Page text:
• The original colour is also shown mixed with these colours and with white added or water added. So however you use your acrylic paint you will get an idea of the results you can expect to get when mixing.


Summing Up

I am very pleased with this book, it is wire bound so lays flat when it is open, very handy if you are referencing it whilst mixing colours 😉 It is useful to see a whole range of different colours, to help you choose your own palette for the first time. The section about the difference between the different kinds of acrylic paint and what techniques can be achieved with them, was very helpful. The brush/tool section, is great for selecting the correct tool for the kind of paint you want to use.

My one personal downside of this book, was that I was really hoping to be able to be able to purchase the palette mentioned at the start of the book. This article was written in June 2009 and at the time this is published some of the colours from the core pallet in the book, are not available in my choice of acrylic paint (Cryla). In fairness to Daler Rowney their Cryla range is due to expand in October 2009, so I may well wait until then to make my final choice of which paint to buy. I am also considerering Golden fluid acrylics, so my options are still open.

Another book I would like to get and after only a brief look through, would also recommend for anyone starting out with acrylic paint is; The Acrylic Artist’s Bible; The Essential Reference for the Practicing Artist by Marilyn Scott. Marilyn’s book is full of techniques and a good place to start if you are new to the medium, like me.


Here is a link to Amazon for the books mentioned in this article, as there are search inside options available for both books.

Acrylic Artist’s Colour Mixing Bible by Ian Sidaway

The Acrylic Artist’s Bible; The Essential Reference for the Practicing Artist by Marilyn Scott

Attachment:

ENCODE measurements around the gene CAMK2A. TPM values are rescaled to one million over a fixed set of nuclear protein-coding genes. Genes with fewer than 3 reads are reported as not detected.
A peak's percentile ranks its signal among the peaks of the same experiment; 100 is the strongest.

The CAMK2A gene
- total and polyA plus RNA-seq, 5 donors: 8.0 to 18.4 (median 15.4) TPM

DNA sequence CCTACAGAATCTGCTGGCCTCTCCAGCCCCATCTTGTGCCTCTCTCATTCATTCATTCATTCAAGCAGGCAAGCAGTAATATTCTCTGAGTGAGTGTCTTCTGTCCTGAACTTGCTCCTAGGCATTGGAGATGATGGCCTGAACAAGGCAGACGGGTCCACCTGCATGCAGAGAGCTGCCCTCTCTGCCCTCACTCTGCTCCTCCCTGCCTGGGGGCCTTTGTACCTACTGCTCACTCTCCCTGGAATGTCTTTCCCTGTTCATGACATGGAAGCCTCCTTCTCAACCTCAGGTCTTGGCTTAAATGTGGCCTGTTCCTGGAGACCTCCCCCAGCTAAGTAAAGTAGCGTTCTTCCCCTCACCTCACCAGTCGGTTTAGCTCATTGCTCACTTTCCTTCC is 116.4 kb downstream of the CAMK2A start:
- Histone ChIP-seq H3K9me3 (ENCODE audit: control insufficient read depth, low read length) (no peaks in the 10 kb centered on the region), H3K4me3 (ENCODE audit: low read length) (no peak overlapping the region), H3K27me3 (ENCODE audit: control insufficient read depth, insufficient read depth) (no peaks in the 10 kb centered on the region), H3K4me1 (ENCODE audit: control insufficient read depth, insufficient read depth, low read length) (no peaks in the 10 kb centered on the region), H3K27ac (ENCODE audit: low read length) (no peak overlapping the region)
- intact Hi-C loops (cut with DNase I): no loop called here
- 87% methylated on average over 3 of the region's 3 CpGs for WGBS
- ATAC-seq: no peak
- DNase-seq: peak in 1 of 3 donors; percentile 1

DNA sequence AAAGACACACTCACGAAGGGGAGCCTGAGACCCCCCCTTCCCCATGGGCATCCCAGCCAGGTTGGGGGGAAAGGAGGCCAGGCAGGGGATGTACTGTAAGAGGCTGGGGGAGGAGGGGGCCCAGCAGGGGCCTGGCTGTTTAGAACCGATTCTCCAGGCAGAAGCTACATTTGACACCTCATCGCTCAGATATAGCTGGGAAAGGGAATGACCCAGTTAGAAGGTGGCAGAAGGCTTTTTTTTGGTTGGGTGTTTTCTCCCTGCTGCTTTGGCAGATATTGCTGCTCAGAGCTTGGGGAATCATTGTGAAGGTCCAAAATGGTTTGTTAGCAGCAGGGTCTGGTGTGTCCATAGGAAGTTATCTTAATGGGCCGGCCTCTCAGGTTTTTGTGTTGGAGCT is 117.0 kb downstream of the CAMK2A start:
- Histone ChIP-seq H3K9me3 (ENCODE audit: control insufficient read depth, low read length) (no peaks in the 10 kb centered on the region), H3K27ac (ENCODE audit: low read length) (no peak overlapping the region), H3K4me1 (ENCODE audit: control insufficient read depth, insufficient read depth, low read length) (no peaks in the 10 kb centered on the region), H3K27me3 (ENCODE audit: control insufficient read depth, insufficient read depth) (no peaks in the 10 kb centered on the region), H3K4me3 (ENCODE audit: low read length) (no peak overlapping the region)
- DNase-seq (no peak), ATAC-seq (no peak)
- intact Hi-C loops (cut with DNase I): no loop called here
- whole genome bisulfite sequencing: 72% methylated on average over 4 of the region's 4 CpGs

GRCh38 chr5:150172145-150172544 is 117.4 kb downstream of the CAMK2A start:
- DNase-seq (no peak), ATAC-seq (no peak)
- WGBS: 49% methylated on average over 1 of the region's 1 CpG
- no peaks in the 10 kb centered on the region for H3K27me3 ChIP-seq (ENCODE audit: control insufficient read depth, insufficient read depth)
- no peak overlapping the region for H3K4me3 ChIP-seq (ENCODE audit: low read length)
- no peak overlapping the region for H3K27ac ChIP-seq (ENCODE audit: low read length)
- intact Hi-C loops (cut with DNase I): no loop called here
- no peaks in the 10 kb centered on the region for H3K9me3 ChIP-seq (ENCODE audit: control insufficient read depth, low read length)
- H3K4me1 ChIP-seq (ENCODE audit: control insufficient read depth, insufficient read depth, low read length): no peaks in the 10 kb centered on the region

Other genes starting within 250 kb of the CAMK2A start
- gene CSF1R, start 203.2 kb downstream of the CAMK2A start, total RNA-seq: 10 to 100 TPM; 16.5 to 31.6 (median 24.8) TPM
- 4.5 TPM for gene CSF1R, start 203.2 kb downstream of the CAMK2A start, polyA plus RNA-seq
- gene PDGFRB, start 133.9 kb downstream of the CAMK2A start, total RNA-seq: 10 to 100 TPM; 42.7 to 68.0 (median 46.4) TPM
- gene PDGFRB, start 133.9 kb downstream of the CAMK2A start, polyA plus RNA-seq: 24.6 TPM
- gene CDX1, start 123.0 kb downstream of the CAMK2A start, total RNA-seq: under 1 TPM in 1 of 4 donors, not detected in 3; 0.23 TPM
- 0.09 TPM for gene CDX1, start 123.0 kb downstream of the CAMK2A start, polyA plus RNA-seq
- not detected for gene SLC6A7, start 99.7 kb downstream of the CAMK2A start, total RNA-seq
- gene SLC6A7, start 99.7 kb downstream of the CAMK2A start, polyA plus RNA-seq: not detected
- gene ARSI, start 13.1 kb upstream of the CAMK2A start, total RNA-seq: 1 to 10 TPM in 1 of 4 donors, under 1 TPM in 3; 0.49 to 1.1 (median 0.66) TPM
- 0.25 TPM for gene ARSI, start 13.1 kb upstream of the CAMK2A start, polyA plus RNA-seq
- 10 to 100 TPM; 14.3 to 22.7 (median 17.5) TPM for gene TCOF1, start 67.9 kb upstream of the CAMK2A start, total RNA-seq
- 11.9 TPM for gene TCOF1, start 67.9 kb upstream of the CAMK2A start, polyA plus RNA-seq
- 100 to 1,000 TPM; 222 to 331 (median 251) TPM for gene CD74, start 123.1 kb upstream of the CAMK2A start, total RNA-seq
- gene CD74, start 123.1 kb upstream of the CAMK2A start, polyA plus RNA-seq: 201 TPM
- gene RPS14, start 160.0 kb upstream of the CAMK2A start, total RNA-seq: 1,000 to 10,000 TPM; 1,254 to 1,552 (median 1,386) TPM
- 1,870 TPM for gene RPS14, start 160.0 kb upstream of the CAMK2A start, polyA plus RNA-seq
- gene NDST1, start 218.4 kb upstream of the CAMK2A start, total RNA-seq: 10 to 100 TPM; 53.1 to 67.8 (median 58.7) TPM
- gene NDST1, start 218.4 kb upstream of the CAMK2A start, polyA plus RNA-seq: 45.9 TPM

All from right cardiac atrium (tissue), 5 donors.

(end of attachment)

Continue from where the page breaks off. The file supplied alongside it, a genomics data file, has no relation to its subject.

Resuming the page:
Best wishes and thanks for reading, see you soon

Billie 🙂

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Welcome Back

If you love paper you will love this book!!!! Here is my review of the paper back edition

Over 40 Exquisite Paper Folding Projects

Paper Fold It by Steve and Meguimi Biddle

Published by David & Charles www.davidandcharles.co.uk

ISBN 13;978-0-7153-2585-8

ISBN 10:0-71553-2585-X

Amazon: http://www.amazon.co.uk/Paper-Fold-Exquisite-Folding-Projects/dp/071532585X/ref=sr_1_1?ie=UTF8&s=books&qid=1226072228&sr=8-1

As the title suggests this book shows you many projects created using assorted paper folding techniques.  There is an introduction to the various types of paper available and the tools you will need for the projects shown in the book.

The book takes you through three projects in each of the following paper crafts;

Teabag folding


Iris Folding


Tissue Folding

Modular Folding

I bought this book on impulse after a quick flick through it. I almost put it back as Iris folding just isn’t my thing, I don’t have the patience for it. Having had some time with it, I am now so glad I decided to buy this book. It is a very inspiring book, once you have created some of the projects you are bound to come up with new ways of using the folds to create all kinds of gifts and embellishments.

As well as the projects there is an excellent reference section at the back with details of suppliers around the world, of paper societies and also templates for some of the projects in the book.

This would make an excellent gift for anyone who loves paper. It is an excellent introduction the the various paper crafts mentioned above with enough information to encourage and inspire without overwhelming the reader. The projects are shown step by step with plenty of photos and drawings to enable everyone to get started really easily. I definitely recommend this book to everyone interested in trying new techniques with paper crafts.

Best wishes and thank for reading


Billie 🙂

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Welcome Back

The book I am reviewing today is;

Compendium of Celtic Crafts by Judy Balchin, Courtney Davis, Vivien Lunniss and Suzen Millodot

Compendium of Celtic Crafts

Published by Search Press; www.searchpress.com

ISBN 13 978-1-84448-355-6

Amazon: http://www.amazon.co.uk/Compendium-Celtic-Crafts-Courtney-Davis/dp/184448355X/ref=sr_1_2?ie=UTF8&s=books&qid=1226072783&sr=8-2


Anyone who has a keen interest in Celtic artwork will recognise the names of the authors above. This book appears to be a blending together of several sections from other books brought together in one publication. If you have other books on the subject by these authors you would be advised to see this book before you purchase. I have at least one of the individual books by Judi Balchin on Celtic glass painting but still bought this book as it was nice to have the information all in one place and the jewellery section alone was worth the price.

The topics covered in this book are;

  • Celtic Illumination
  • Celtic Calligraphy
  • Celtic Knotwork Jewellry
  • Glass Painting
  • Paper Crafts